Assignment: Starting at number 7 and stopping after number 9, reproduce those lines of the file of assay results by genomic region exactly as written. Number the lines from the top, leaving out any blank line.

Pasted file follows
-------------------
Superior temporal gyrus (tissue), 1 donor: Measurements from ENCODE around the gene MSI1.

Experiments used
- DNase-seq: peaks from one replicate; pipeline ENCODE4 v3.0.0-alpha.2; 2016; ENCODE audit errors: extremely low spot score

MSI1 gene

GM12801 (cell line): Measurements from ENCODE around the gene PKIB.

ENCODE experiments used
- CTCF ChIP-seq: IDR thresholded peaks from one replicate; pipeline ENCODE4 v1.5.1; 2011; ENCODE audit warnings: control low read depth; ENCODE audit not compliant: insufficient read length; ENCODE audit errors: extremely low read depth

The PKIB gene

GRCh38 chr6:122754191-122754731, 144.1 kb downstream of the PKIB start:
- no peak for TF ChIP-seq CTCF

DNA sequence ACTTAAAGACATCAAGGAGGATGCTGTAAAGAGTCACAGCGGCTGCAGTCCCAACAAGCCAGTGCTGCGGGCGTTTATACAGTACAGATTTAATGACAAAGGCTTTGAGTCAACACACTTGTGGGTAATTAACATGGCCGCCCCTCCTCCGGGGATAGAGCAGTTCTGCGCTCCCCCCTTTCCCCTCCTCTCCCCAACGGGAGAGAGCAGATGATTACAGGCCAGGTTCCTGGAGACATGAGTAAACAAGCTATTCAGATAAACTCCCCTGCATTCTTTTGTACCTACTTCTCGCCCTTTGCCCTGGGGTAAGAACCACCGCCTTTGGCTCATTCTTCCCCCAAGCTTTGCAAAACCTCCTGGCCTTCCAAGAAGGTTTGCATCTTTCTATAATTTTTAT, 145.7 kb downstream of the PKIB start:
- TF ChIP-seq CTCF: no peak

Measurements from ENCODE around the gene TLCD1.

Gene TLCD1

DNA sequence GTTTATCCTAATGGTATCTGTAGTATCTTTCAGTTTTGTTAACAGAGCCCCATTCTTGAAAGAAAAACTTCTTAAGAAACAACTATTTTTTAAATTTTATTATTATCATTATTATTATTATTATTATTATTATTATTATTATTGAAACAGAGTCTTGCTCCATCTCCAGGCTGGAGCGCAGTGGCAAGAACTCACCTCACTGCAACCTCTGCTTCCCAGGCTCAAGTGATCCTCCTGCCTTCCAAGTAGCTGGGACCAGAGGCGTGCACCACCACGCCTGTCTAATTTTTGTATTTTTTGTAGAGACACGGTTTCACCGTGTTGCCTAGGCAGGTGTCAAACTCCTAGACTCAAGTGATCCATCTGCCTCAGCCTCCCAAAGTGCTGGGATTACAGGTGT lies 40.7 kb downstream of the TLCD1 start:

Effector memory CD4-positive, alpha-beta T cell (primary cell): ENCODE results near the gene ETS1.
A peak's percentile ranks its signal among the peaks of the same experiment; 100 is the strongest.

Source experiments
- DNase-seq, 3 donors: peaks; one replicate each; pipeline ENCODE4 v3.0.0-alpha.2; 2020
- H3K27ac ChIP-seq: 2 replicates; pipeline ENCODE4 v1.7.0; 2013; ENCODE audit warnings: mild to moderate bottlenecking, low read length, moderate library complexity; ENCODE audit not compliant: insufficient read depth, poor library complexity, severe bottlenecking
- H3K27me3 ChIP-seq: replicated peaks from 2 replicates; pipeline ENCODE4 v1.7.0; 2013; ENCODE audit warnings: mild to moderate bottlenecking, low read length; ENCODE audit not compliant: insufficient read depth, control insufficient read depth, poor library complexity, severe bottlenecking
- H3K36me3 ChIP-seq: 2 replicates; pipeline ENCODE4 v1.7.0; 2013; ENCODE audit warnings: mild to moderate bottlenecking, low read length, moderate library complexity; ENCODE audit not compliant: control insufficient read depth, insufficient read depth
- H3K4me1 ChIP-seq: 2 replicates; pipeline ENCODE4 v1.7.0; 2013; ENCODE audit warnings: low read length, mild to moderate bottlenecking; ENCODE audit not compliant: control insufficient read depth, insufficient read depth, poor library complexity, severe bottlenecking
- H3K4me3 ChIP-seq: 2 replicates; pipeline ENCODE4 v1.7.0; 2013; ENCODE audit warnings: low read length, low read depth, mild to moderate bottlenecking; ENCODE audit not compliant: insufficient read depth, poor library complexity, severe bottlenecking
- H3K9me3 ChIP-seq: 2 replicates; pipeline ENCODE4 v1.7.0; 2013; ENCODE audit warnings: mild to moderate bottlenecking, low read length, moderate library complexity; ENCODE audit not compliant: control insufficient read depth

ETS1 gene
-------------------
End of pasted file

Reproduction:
- CTCF ChIP-seq: IDR thresholded peaks from one replicate; pipeline ENCODE4 v1.5.1; 2011; ENCODE audit warnings: control low read depth; ENCODE audit not compliant: insufficient read length; ENCODE audit errors: extremely low read depth

The PKIB gene

GRCh38 chr6:122754191-122754731, 144.1 kb downstream of the PKIB start: